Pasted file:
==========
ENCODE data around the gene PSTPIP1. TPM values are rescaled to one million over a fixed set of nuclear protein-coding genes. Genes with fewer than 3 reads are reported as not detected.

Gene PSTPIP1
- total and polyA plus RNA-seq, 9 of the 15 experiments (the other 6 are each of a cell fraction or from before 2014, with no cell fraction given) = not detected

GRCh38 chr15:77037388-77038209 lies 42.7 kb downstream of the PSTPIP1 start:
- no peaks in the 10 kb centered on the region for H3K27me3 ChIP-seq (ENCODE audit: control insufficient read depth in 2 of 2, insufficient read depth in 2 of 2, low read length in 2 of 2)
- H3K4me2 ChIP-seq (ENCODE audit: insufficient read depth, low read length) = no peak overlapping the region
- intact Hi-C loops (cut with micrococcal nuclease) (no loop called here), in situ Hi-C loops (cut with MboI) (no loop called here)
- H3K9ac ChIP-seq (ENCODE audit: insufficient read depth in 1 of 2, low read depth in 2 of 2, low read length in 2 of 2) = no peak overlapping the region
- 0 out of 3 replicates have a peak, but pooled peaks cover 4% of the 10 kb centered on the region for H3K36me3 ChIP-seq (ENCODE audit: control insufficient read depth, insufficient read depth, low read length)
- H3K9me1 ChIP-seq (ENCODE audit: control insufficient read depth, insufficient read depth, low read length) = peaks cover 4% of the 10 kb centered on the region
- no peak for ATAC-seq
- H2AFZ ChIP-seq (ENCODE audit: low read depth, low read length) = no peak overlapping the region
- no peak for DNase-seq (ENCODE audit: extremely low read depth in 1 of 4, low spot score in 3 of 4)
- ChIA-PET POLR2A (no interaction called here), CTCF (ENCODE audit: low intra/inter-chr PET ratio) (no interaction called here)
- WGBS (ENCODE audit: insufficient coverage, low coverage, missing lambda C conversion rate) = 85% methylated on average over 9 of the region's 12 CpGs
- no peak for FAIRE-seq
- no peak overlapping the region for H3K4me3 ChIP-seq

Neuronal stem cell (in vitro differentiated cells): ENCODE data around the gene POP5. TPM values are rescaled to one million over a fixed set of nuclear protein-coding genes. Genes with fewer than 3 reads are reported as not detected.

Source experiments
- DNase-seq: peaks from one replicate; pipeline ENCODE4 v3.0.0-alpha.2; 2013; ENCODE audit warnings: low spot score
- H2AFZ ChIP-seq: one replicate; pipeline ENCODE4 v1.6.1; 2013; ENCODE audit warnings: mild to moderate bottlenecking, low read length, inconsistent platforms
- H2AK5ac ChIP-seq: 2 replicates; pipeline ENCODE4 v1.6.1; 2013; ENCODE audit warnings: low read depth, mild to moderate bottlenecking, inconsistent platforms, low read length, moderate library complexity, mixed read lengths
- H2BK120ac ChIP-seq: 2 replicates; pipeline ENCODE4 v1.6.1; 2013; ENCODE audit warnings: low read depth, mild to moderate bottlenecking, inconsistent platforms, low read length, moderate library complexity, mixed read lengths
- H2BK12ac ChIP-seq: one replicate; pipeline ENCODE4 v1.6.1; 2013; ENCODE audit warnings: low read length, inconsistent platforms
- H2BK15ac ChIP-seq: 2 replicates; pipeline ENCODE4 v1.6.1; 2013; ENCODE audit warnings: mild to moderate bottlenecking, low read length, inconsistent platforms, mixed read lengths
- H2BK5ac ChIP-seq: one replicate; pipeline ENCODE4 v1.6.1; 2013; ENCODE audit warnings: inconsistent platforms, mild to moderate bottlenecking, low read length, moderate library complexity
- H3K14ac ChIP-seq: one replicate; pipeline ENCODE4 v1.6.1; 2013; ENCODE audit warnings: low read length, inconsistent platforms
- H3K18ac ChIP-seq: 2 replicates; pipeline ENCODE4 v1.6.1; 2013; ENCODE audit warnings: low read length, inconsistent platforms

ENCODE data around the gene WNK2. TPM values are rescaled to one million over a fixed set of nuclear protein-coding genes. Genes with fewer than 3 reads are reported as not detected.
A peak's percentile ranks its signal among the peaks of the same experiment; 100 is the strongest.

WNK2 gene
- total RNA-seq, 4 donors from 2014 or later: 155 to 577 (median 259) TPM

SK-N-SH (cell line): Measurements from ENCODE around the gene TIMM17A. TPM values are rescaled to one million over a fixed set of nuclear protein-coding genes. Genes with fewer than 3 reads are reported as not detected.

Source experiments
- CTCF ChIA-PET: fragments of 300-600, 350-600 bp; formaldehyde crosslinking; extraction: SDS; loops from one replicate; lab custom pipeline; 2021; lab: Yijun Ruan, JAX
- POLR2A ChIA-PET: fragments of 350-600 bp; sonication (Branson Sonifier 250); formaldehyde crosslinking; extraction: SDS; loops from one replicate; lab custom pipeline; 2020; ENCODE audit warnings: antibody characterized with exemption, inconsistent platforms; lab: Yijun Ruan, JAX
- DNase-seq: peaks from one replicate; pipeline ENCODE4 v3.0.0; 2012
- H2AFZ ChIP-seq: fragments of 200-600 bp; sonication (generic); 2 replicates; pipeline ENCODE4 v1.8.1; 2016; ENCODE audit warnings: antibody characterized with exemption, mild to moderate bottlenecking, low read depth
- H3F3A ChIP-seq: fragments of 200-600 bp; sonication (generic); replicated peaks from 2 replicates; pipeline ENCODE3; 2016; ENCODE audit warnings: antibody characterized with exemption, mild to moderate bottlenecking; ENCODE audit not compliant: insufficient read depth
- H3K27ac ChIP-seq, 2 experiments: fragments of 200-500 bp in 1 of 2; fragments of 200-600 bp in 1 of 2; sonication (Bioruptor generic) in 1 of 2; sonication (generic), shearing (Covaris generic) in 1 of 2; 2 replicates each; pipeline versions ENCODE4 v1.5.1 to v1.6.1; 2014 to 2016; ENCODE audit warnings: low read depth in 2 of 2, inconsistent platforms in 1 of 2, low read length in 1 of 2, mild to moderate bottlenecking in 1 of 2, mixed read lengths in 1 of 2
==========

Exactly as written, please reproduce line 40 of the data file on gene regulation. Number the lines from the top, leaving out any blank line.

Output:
- H3K27ac ChIP-seq, 2 experiments: fragments of 200-500 bp in 1 of 2; fragments of 200-600 bp in 1 of 2; sonication (Bioruptor generic) in 1 of 2; sonication (generic), shearing (Covaris generic) in 1 of 2; 2 replicates each; pipeline versions ENCODE4 v1.5.1 to v1.6.1; 2014 to 2016; ENCODE audit warnings: low read depth in 2 of 2, inconsistent platforms in 1 of 2, low read length in 1 of 2, mild to moderate bottlenecking in 1 of 2, mixed read lengths in 1 of 2